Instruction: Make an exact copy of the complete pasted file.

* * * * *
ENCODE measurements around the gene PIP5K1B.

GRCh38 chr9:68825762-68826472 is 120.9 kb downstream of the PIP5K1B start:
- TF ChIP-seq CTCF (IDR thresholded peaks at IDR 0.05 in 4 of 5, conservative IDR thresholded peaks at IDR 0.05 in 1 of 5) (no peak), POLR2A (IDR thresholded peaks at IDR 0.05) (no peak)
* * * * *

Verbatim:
ENCODE measurements around the gene PIP5K1B.

GRCh38 chr9:68825762-68826472 is 120.9 kb downstream of the PIP5K1B start:
- TF ChIP-seq CTCF (IDR thresholded peaks at IDR 0.05 in 4 of 5, conservative IDR thresholded peaks at IDR 0.05 in 1 of 5) (no peak), POLR2A (IDR thresholded peaks at IDR 0.05) (no peak)